Chassis 1, Chassis 2, and a…

Hi Gang…

Steve Steers recently wrote me about chassis/frame design and his experience with these cars.  Steve grew up in the 1950’s and watched his father build a Victress and Glasspar back in the day.  Steve also recently finished restoration and completion of a 1950’s Victress S1A on a Mameco chassis.  A stunning car that will debut at Amelia Island Concours d’ Elegance in March 2010 (more about that in a future story).  Guy Dirkin was asking Steve for a bit more info on frames of this era, since Guy has been restoring his Victress S1A – the lost “Motor Trend Special” from 1954/1955.  Here are Steve’s thoughts for your review:


In one of the Victress brochures I have, this Z’d Ford frame mod is pictured (photograph of a completed unit) as a frame that could be ordered from Victress.  In another, the Mameco (with photo) frame is offered.  I would guess the modified Ford was the frame proposed to do it yourselfers or perhaps by the Victress Co. after it sold out to another company in 1953? 

Z’ing a frame was the classic method to bring a hot rod rear end down low.  My 29 highboy was done in 1958 exactly the way shown in the Hellings leaflet.  It lowers the back end exactly the width of the frame at the Z point, probably 4”.  It has the advantage of dropping the body down, but keeping the wheelbase the same.  The disadvantage is that the rear, Z’d portion of the frame now will stick up into the trunk area of the body, requiring that you cut out the sides of the floor to where the frame comes through and then boxing over it, reducing the usable area of your trunk.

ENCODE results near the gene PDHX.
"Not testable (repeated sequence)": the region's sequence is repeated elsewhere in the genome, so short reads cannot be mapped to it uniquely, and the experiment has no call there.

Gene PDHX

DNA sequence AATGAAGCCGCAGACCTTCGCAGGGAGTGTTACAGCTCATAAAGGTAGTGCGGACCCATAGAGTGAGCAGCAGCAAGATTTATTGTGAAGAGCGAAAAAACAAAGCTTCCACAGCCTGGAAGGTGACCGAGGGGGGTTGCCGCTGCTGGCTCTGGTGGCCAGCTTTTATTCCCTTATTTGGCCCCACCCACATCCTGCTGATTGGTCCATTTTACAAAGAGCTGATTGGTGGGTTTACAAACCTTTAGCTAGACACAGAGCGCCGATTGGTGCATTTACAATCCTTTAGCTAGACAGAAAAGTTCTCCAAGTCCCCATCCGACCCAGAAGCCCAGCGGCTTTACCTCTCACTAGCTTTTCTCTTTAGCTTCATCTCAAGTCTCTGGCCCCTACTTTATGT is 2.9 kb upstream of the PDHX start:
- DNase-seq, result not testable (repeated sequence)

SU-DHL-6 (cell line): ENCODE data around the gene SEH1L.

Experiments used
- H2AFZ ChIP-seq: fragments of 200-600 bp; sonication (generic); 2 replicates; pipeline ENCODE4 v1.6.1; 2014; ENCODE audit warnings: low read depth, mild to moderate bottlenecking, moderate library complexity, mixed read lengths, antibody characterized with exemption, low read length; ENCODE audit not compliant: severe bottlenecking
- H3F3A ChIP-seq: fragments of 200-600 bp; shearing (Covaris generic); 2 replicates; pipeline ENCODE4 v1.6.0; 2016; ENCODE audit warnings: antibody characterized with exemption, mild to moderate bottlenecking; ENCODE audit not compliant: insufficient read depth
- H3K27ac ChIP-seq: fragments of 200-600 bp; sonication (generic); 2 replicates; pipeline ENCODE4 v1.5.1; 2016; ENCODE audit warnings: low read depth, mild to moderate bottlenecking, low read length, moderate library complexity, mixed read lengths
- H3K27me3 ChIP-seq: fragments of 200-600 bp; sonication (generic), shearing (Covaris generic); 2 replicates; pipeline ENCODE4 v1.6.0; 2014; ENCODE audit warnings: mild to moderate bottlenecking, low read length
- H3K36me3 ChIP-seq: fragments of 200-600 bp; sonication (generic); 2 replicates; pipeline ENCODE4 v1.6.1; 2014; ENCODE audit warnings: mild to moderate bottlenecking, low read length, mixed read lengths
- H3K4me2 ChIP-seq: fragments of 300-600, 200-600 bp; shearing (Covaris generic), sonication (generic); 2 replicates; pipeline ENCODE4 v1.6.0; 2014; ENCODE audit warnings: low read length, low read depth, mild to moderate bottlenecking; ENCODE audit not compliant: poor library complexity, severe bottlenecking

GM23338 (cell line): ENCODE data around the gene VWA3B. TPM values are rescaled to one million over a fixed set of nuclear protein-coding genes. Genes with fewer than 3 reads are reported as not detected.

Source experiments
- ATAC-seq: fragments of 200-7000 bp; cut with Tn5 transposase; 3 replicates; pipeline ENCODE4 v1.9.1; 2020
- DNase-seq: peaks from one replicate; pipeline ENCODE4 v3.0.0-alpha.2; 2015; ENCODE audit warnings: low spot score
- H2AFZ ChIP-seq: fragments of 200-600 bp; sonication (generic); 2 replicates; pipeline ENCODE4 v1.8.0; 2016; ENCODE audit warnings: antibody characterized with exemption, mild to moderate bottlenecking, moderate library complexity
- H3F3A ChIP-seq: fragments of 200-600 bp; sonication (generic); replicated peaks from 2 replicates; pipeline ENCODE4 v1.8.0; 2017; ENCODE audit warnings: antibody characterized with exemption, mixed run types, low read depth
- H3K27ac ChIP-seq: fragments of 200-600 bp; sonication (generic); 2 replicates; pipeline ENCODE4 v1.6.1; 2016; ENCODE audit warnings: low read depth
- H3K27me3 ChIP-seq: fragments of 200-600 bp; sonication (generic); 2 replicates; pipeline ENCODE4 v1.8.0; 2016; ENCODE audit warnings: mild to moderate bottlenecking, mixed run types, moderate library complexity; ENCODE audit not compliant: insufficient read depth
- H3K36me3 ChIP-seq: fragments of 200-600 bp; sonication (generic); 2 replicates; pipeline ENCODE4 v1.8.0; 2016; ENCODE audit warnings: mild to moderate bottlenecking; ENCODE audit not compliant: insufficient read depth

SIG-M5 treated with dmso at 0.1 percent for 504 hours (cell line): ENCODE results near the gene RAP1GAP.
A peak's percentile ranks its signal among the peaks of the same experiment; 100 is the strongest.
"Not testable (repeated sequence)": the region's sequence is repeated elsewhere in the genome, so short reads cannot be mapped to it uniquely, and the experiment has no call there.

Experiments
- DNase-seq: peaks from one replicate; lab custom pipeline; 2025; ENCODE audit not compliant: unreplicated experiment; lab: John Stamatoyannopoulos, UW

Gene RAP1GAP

Rodders/builders had two options in the front end.  First was to Z it as done in the back, accomplishing the kickup as shown and allowing the use of stock Ford axles and spring.  The second was to use a dropped axle and leave the frame alone.  When Pop built his cars, he always kicked up the frame.   I think a suspension engineer would say that a frame kickup with stock Ford axle/spring geometry would handle better than a dropped axle.

 The Mameco frame, while an interesting and somewhat rare piece, is not a particularly strong unit.  Using 2X3” box throughout the length of a 100” wheelbase frame with an X member of the same size did not result in a particularly strong unit.  They flex quite a bit and if hit in the rear, would break right at the kickup.  Look at the picture of it in the brochure and you can see why.  The Ford unit, boxed where the Z occurs and with Ford’s larger X-member, is a much stronger, less flexible unit. 


I’ve posted the brochures below and added captions so that you can review and comment.  Victress supplied frames as needed to around 1954 when Mameco (Ted Mangles and Ed Martindale) came along with their company.  Once you review the information above, be sure to post your thoughts and reactions in the Fiberglass Forums by clicking on the link below.



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